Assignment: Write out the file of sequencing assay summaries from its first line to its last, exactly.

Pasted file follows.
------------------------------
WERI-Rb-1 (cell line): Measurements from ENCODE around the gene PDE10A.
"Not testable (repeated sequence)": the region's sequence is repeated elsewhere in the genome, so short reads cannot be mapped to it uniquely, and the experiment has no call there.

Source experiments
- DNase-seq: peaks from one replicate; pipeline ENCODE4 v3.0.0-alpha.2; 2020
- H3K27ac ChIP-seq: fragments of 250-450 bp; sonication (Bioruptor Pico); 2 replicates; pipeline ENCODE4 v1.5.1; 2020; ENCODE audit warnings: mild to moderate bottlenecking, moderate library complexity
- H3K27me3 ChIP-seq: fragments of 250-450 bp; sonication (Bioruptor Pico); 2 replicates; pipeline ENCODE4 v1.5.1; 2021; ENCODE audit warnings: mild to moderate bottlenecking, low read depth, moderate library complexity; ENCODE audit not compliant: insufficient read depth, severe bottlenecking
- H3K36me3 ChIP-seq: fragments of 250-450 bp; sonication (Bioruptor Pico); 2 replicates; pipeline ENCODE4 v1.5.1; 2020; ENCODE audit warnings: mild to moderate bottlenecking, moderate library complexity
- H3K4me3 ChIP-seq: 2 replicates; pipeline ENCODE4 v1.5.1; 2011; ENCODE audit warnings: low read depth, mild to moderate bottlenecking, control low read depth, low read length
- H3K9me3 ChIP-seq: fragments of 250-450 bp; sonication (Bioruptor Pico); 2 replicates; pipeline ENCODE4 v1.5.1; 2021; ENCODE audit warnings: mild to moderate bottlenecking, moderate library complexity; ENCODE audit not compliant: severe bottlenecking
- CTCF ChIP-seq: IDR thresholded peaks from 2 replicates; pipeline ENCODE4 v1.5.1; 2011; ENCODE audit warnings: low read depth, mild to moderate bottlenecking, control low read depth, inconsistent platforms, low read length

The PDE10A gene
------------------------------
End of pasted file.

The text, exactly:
WERI-Rb-1 (cell line): Measurements from ENCODE around the gene PDE10A.
"Not testable (repeated sequence)": the region's sequence is repeated elsewhere in the genome, so short reads cannot be mapped to it uniquely, and the experiment has no call there.

Source experiments
- DNase-seq: peaks from one replicate; pipeline ENCODE4 v3.0.0-alpha.2; 2020
- H3K27ac ChIP-seq: fragments of 250-450 bp; sonication (Bioruptor Pico); 2 replicates; pipeline ENCODE4 v1.5.1; 2020; ENCODE audit warnings: mild to moderate bottlenecking, moderate library complexity
- H3K27me3 ChIP-seq: fragments of 250-450 bp; sonication (Bioruptor Pico); 2 replicates; pipeline ENCODE4 v1.5.1; 2021; ENCODE audit warnings: mild to moderate bottlenecking, low read depth, moderate library complexity; ENCODE audit not compliant: insufficient read depth, severe bottlenecking
- H3K36me3 ChIP-seq: fragments of 250-450 bp; sonication (Bioruptor Pico); 2 replicates; pipeline ENCODE4 v1.5.1; 2020; ENCODE audit warnings: mild to moderate bottlenecking, moderate library complexity
- H3K4me3 ChIP-seq: 2 replicates; pipeline ENCODE4 v1.5.1; 2011; ENCODE audit warnings: low read depth, mild to moderate bottlenecking, control low read depth, low read length
- H3K9me3 ChIP-seq: fragments of 250-450 bp; sonication (Bioruptor Pico); 2 replicates; pipeline ENCODE4 v1.5.1; 2021; ENCODE audit warnings: mild to moderate bottlenecking, moderate library complexity; ENCODE audit not compliant: severe bottlenecking
- CTCF ChIP-seq: IDR thresholded peaks from 2 replicates; pipeline ENCODE4 v1.5.1; 2011; ENCODE audit warnings: low read depth, mild to moderate bottlenecking, control low read depth, inconsistent platforms, low read length

The PDE10A gene